Even though most study show an overall optimistic acceptance of men in nursing, they also indicate the need for professional adaptations in major issues such as; men to remain within the nursing profession as drastic development in the profession demands. According to recent studies, it is clear that men joining a predominantly female profession are perceived more deviant as compared to women. A qualitative non-experimental descriptive study aimed at expounding quantitatively the gender role perceptions of male nurses applying the short form Bem Sex Role Inventory has indicated that adherence to the female gender role is essentially precondition to caring and acceptance of facets of the female gender role and my not be inimitable to male nurses (Morgan, et al. 2006).

Recent study into issues of gender also indicates that male nurses are being stereotyped both outside and within the profession as homosexuals, feminine-like, and low achievers. A collective constructionist study aimed at examining the construction of the stereotype of male nurses as gay and to describe the impact on male nurses has also indicated that in spite of male nurses being professionals who care in the similar way as female counterparts, stereotyping them as homosexuals does exist and in turn exposes male nurses to homophobia in the workplace. The role of sex stereotype in nursing has been witnessed to draw out role strains in male nurses by means of a Role Strain Instrument in a sample of 360 arbitrarily selected male RNs in Oregon (Galbraith, 1991). Such cases of stigmatization structure a barrier to patient care since it bur men's entry into the profession and play a main role in problems associated with things like retention. Published evidence also proposes that sensation of men in nursing is disproportionate and male nurses are likely to face gender-based disadvantage as compared to women. Recent research studies have also indicated that male nurses face gender-based barriers at the very beginning of their nursing education programs.

In contrast, studies relating to the effect of nurse gender on nurse and patient perceptions of nurse care by two-factor ANOVA have indicated there is no significant difference in actual caring of the patient by either female nurse or male nurses. Based on nurse gender from either the nurse or the patient point of view, even though, male nurses exhibit lower caring behaviors, some females may also exhibit a similar kind of behavior (Ekstrom, 1999). Studies also recommend that even in female-dominated occupations such as nursing, patriarchal gender relations which is likely to reflect a high appraisal of all that, male and masculine, play a significant role in placing a significant number of men in administrative and elite specialty positions. It further suggests that male nurses employ strategies that enable them to distance themselves from female colleagues and the feminine image of nursing (Evans, 1997).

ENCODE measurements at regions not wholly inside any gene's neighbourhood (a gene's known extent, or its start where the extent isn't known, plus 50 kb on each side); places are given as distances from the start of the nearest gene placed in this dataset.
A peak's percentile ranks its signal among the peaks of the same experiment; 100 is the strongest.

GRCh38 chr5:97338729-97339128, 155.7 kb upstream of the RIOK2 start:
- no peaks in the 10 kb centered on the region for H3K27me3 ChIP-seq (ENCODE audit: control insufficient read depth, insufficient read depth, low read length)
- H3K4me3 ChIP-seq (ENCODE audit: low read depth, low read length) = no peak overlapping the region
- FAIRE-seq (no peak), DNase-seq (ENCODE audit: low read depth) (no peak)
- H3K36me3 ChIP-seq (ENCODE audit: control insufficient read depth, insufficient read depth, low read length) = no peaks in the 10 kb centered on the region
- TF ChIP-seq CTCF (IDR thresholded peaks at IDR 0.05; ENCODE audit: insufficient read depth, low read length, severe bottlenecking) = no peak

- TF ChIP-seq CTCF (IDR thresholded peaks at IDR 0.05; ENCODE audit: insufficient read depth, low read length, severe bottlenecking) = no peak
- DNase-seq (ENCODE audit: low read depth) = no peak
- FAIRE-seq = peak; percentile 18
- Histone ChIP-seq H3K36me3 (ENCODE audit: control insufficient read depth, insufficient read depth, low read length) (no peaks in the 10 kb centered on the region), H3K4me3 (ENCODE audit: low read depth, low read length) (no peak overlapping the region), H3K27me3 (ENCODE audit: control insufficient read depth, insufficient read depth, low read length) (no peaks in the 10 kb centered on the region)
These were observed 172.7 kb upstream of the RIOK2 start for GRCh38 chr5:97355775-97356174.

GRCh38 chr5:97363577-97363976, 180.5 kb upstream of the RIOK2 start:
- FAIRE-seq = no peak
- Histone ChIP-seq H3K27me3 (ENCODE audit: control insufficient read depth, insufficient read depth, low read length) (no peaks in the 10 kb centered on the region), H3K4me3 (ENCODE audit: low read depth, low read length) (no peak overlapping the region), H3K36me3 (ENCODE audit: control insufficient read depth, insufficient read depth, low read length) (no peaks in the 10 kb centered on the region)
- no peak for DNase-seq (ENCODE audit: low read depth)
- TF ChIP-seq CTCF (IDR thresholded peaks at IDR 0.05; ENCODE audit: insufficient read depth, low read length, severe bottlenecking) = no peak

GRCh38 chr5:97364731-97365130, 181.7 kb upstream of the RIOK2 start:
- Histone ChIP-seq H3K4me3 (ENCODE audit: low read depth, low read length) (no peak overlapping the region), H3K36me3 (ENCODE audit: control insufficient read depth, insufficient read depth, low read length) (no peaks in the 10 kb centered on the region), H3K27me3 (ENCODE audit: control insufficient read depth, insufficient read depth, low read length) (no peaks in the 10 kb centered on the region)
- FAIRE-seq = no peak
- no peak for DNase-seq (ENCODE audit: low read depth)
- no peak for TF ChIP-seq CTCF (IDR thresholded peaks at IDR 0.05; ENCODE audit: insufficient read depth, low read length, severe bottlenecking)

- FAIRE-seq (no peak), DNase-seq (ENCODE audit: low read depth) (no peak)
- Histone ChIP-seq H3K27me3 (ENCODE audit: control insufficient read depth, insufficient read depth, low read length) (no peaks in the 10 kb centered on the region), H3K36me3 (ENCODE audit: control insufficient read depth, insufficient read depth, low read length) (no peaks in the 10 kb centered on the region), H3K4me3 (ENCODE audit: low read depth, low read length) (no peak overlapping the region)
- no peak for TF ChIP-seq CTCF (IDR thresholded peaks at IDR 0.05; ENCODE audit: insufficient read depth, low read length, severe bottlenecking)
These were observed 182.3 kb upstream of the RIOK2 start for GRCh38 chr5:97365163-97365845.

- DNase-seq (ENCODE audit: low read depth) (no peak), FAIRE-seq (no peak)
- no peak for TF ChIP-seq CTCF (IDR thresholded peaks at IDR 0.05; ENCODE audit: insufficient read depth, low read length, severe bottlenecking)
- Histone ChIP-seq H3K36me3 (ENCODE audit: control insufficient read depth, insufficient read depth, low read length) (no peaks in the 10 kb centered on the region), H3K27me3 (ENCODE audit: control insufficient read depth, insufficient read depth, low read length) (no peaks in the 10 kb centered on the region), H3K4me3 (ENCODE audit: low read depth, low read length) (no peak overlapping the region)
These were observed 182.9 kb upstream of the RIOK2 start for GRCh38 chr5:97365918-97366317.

A semi-structured, open-ended study of male nurses' familiarity with providing intimate care for female clients has identified three themes namely, the emotional experience linked with providing intimate care, the meaning of intimate care, and strategies used to aid in the delivery of intimate care for women clients. A latent content analysis of the data obtained has indicated that provision of intimate care to female clients is a challenging experience on the side of male nurses. This is due to situations that demand invasion of clients' private space (Inoue et.al, 2006). An additional exploratory cross sectional survey study aimed at exploring the role of men as obstetrical nurses through the use of structured and open-ended questions in a sample of 500 male Registered Nurses by univariate, bivariate and logistic regression also has indicated that quite a number of male nurses lack interest in working in the specialty of obstetrics (McRae, 2003).

According to statistics, it is clear that the total number of nurses working in the field of healthcare in the United States has decreased from 2,669,603 in the year 2000 to 2,262,020 in year 2001(World Health Organization, 2006). This shortage has also been witnessed in a number of countries, both developed and developing. This shortage can be defined either by a need based approach or through a ratio technique. The need based approach in this case identifies the number of professionals required in performing given tasks based on the opinion of a nursing or a medical professional. The ratio technique in this case is applied in comparing the current professional populace ratio to a predictable future ratio and identifies a disparity as a shortage (Lane and Gohmann, 1995). Recruitment of more men in the nursing profession may therefore be used as a weapon to counter the increasing significant shortage of nurses.